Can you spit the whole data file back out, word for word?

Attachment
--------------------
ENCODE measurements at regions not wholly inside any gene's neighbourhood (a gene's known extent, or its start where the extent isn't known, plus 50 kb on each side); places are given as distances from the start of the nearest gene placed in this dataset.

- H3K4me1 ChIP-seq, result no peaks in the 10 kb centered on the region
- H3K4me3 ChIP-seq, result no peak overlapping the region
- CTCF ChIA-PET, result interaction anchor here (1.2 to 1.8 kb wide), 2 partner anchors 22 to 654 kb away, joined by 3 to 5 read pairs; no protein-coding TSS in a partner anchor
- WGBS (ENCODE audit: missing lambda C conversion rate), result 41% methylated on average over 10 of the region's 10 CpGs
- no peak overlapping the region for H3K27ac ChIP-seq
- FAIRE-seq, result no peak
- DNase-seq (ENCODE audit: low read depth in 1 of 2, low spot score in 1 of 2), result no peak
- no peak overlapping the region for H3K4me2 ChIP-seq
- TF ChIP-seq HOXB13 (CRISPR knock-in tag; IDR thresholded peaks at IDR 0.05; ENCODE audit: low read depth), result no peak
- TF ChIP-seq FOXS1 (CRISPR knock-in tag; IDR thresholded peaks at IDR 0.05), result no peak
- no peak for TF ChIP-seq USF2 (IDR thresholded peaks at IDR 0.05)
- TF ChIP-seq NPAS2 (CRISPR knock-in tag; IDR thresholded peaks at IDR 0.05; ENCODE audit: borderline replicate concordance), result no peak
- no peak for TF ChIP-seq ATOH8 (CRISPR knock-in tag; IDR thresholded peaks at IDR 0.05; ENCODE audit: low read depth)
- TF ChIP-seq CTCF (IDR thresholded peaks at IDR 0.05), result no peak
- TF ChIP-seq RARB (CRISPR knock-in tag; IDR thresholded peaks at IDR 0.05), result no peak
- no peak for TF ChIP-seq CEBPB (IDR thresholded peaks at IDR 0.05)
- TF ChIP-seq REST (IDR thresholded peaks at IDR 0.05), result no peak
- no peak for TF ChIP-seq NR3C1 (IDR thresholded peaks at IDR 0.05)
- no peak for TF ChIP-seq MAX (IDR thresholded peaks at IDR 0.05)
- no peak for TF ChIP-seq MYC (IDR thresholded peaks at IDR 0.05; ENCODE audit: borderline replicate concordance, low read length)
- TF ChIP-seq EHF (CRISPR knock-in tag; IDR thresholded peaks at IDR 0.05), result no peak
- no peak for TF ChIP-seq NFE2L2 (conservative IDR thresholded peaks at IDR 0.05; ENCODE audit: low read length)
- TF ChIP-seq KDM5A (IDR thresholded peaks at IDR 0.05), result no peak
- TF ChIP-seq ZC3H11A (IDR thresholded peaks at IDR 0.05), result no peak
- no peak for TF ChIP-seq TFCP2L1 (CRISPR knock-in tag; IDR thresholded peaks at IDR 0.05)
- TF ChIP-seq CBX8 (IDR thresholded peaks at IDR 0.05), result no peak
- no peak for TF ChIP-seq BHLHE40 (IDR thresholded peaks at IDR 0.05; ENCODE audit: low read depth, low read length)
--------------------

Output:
ENCODE measurements at regions not wholly inside any gene's neighbourhood (a gene's known extent, or its start where the extent isn't known, plus 50 kb on each side); places are given as distances from the start of the nearest gene placed in this dataset.

- H3K4me1 ChIP-seq, result no peaks in the 10 kb centered on the region
- H3K4me3 ChIP-seq, result no peak overlapping the region
- CTCF ChIA-PET, result interaction anchor here (1.2 to 1.8 kb wide), 2 partner anchors 22 to 654 kb away, joined by 3 to 5 read pairs; no protein-coding TSS in a partner anchor
- WGBS (ENCODE audit: missing lambda C conversion rate), result 41% methylated on average over 10 of the region's 10 CpGs
- no peak overlapping the region for H3K27ac ChIP-seq
- FAIRE-seq, result no peak
- DNase-seq (ENCODE audit: low read depth in 1 of 2, low spot score in 1 of 2), result no peak
- no peak overlapping the region for H3K4me2 ChIP-seq
- TF ChIP-seq HOXB13 (CRISPR knock-in tag; IDR thresholded peaks at IDR 0.05; ENCODE audit: low read depth), result no peak
- TF ChIP-seq FOXS1 (CRISPR knock-in tag; IDR thresholded peaks at IDR 0.05), result no peak
- no peak for TF ChIP-seq USF2 (IDR thresholded peaks at IDR 0.05)
- TF ChIP-seq NPAS2 (CRISPR knock-in tag; IDR thresholded peaks at IDR 0.05; ENCODE audit: borderline replicate concordance), result no peak
- no peak for TF ChIP-seq ATOH8 (CRISPR knock-in tag; IDR thresholded peaks at IDR 0.05; ENCODE audit: low read depth)
- TF ChIP-seq CTCF (IDR thresholded peaks at IDR 0.05), result no peak
- TF ChIP-seq RARB (CRISPR knock-in tag; IDR thresholded peaks at IDR 0.05), result no peak
- no peak for TF ChIP-seq CEBPB (IDR thresholded peaks at IDR 0.05)
- TF ChIP-seq REST (IDR thresholded peaks at IDR 0.05), result no peak
- no peak for TF ChIP-seq NR3C1 (IDR thresholded peaks at IDR 0.05)
- no peak for TF ChIP-seq MAX (IDR thresholded peaks at IDR 0.05)
- no peak for TF ChIP-seq MYC (IDR thresholded peaks at IDR 0.05; ENCODE audit: borderline replicate concordance, low read length)
- TF ChIP-seq EHF (CRISPR knock-in tag; IDR thresholded peaks at IDR 0.05), result no peak
- no peak for TF ChIP-seq NFE2L2 (conservative IDR thresholded peaks at IDR 0.05; ENCODE audit: low read length)
- TF ChIP-seq KDM5A (IDR thresholded peaks at IDR 0.05), result no peak
- TF ChIP-seq ZC3H11A (IDR thresholded peaks at IDR 0.05), result no peak
- no peak for TF ChIP-seq TFCP2L1 (CRISPR knock-in tag; IDR thresholded peaks at IDR 0.05)
- TF ChIP-seq CBX8 (IDR thresholded peaks at IDR 0.05), result no peak
- no peak for TF ChIP-seq BHLHE40 (IDR thresholded peaks at IDR 0.05; ENCODE audit: low read depth, low read length)